Another has to do with the declining number of abandoned one room school houses you see across the Great Plains, New Mexico  and Oklahoma. 
They've grabbed my  attention, provoked my  imagination--just think how many ghosts and untold hopes and memories and stories there are from within and around those walls.  They're monuments to a bygone era of simpler, but harder times, of declining rural population and increasing rural poverty. The story I wanted to tell in the painting was of those vanished stories and hopes.
If I was going to be snarky, I'd make this an editorial cartoon, labeled "Republican plan for public education."
But that would be another story, and in this pandemic, we don't need any more snarky, do we? That's why I've tried to paint every day, using bright colors as a salve for all the darkness in the world.
The story of this painting is one of several failures. The last daily prompt of #WorldWatercolorMonth in July was "Do-Overs."
I tried and failed  to painting a larger version of the little one-room school house I painted on July 29, titled "Yesterday." 
Actually I tried and failed (my friend Theresa Hurt who owns Pirates Alley frame shop in Britton calls them "lessons,"  three times that day. I started with the skies and ruined three sheets of paper. I quit.
Thus July 31 was the only day of the month I didn't produce a painting. I sulked and stewed through the weekend and tried again this morning. I had another "lesson." So I switched to better, heavier paper, and instead of painting the sky first, did it last.
My attempts were meant to use only complementary colors--in this case blues and oranges, and to emphasize as much white and light as possible.
So that's one of the stories  of this painting.
July 29th painting, "Yesterday."

Friday, July 31, 2020

Out of space--Pandemic Page 169, 122 days

Today closes the pages, 169 of them, written over the last 122 days since April 1 when I began this pandemic journal, wondering if I'd survive.
I've never been disciplined enough to maintain a daily diary, though I'm pretty good on journals of trips and so forth.
But this was different. I missed only one day, and obviously wrote more some days, especially earlier, than others. 
It wasn't political, but personal reflections and facts--like the mother Robin nesting outside our window for a while. During the days of self quarantine because of possible exposure, I recorded my temperature every day. 
Later, I started keeping daily temperatures, and my weight, and records of books read and paintings painted. I thought about Star Trek: "Captain's log...."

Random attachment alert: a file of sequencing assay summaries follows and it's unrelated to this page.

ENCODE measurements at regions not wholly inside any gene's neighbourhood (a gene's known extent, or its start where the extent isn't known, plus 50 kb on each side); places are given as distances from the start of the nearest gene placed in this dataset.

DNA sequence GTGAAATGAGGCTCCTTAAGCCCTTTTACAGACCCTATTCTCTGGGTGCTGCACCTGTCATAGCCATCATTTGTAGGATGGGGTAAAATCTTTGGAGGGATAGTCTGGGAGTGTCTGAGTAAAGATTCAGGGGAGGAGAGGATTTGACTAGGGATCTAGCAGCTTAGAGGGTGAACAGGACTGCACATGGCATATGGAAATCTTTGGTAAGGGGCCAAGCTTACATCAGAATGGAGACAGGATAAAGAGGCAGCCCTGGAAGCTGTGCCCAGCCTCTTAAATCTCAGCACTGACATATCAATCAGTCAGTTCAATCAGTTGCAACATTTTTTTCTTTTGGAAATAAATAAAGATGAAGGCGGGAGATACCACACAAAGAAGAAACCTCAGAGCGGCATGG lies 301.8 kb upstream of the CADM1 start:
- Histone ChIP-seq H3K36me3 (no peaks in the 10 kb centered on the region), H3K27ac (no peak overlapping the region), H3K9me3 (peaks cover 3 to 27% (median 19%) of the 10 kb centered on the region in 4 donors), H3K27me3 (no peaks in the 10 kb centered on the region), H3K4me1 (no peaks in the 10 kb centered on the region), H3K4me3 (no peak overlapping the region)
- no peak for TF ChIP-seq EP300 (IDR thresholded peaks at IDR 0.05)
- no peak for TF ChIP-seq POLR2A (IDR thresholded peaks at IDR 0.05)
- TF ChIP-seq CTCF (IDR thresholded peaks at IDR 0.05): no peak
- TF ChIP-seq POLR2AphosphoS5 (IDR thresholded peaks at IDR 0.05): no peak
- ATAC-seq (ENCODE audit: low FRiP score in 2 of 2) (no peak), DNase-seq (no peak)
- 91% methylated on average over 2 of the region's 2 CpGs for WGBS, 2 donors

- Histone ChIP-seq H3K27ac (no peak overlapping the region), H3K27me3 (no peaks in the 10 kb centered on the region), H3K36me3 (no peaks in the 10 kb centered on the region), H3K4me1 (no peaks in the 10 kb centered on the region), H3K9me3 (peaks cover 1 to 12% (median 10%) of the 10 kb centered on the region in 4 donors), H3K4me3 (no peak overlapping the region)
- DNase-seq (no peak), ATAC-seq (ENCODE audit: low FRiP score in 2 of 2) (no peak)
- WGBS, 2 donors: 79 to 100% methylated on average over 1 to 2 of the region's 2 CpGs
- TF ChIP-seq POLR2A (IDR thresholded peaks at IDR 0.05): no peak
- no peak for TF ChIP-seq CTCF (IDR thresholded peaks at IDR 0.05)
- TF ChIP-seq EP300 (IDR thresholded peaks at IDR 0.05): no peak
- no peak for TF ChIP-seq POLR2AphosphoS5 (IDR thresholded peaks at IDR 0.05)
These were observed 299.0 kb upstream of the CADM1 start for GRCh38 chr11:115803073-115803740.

When I started, I wrote only on one side of the pages, but soon switched to both sides. By yesterday, I'd taken up all the pages, so July 31, page 169, is on the reverse side of the beginning page, April 1.
The value? It gave me a morning routine, and as I go back and read, it brings memories back.
Will I continue? Don't know. It's sort of like doing my daily stretches. I may miss it. We'll see.

A pandemic month of art and writing and procrastinating

Cartoon waiting for editorial blog post
The pandemic of virus, racism and political chaos provoked my writing and art, perhaps more for sanity and spirit, and this blog is evidence, as it set some records, overcoming my procrastinations.
World Watercolor Month's daily prompts  helped rescue the once almost comatose blog, as my paintings provoked writing about each one, something I hadn't anticipated.
As a result, this is post number 150 so far this year, and there have been almost 3,600 hits during the month, the third highest in four years, since July, 2016. 
The 150 posts, compared to last year's total of 112, means the blog will, by the end of the year, rank at least sixth all-time since it began in 2009, and it could rank fifth, depending on my efforts in the next five months.
Today I'm supposed to paint "Do-Over" for watercolor month, marking 31 daily paintings, though there have been more, considering some birthday cards. I hope I get today's done.
The pandemic weighs on our spirits and sometimes I just don't want to paint, but it has kept me going. Writing this post now is another of my procrastinations. 
There are three other blog posts I wanted to do this month that I've not completed. One is about my four-month Pandemic journal that I've written in every day but one since April 1. Another is about poetry from three friends. Still another will be about recent books
The other is an editorial I've written and need to rewrite about Edmond city council's meaningless vote on requiring masks, which I've already posted the  cartoon on social media.
For the record, here are the top years for the blog posts.